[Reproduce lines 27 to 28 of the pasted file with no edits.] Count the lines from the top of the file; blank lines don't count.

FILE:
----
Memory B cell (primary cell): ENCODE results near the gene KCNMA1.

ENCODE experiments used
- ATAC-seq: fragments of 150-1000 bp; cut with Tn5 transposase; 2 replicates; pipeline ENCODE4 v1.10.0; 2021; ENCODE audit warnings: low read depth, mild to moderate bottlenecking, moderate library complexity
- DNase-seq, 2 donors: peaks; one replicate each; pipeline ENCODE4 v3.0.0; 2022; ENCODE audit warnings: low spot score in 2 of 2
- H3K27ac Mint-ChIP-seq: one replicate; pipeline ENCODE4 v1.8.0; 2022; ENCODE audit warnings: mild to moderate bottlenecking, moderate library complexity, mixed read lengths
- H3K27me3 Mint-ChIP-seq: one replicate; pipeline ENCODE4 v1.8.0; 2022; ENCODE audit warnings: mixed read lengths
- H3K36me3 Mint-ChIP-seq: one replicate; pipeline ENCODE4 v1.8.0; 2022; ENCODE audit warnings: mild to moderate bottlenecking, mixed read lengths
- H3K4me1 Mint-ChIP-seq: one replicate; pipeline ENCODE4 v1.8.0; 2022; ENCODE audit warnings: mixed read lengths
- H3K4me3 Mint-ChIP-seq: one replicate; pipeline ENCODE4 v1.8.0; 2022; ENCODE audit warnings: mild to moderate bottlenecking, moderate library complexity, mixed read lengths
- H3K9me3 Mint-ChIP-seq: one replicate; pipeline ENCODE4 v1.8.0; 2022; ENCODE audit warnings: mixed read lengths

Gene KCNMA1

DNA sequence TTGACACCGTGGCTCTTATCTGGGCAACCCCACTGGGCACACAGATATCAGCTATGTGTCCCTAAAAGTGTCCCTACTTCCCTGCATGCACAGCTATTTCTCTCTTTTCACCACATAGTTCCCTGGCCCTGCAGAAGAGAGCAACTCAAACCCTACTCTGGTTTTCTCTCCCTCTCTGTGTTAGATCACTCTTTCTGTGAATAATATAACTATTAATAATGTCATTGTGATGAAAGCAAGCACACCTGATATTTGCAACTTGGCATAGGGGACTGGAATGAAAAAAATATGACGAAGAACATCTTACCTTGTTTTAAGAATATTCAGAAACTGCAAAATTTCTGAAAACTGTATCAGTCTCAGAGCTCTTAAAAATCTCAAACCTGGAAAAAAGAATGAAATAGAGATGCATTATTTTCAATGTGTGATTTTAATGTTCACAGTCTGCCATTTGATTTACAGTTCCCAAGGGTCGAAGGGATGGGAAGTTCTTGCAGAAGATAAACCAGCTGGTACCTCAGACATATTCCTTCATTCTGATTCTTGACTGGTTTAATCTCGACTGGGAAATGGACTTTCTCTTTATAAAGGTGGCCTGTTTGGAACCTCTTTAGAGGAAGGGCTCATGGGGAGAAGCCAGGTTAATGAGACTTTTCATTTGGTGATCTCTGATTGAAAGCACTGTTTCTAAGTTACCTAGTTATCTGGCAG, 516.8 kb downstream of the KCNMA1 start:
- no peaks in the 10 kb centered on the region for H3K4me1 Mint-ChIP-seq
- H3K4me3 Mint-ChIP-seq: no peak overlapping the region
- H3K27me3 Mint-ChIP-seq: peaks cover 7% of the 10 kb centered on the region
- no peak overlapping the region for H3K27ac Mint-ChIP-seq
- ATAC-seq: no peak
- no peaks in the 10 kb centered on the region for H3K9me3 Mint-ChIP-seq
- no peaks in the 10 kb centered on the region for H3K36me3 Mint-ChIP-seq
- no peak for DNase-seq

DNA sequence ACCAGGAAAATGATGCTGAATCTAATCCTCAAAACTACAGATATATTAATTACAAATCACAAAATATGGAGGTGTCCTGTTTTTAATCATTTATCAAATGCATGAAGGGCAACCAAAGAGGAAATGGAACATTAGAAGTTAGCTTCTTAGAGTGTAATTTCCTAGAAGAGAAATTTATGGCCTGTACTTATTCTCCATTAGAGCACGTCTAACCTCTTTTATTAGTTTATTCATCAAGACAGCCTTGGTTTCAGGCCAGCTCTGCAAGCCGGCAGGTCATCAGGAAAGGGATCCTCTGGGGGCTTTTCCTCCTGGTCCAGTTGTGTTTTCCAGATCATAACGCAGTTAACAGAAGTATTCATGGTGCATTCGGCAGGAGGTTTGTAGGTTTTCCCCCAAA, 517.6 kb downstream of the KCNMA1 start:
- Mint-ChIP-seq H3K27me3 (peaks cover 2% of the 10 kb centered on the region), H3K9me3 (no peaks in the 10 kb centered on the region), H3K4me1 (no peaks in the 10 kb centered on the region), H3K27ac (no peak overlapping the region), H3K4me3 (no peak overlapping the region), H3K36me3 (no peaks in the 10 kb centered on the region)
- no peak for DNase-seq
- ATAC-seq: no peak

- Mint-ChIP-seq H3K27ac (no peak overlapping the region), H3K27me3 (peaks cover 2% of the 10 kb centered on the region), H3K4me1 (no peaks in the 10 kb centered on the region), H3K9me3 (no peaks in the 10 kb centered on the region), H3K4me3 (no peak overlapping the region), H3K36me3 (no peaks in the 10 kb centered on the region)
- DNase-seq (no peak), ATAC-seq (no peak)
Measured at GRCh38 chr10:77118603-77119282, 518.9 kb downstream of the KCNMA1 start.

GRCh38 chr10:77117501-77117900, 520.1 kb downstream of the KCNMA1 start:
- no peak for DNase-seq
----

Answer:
Measured at GRCh38 chr10:77118603-77119282, 518.9 kb downstream of the KCNMA1 start.

GRCh38 chr10:77117501-77117900, 520.1 kb downstream of the KCNMA1 start: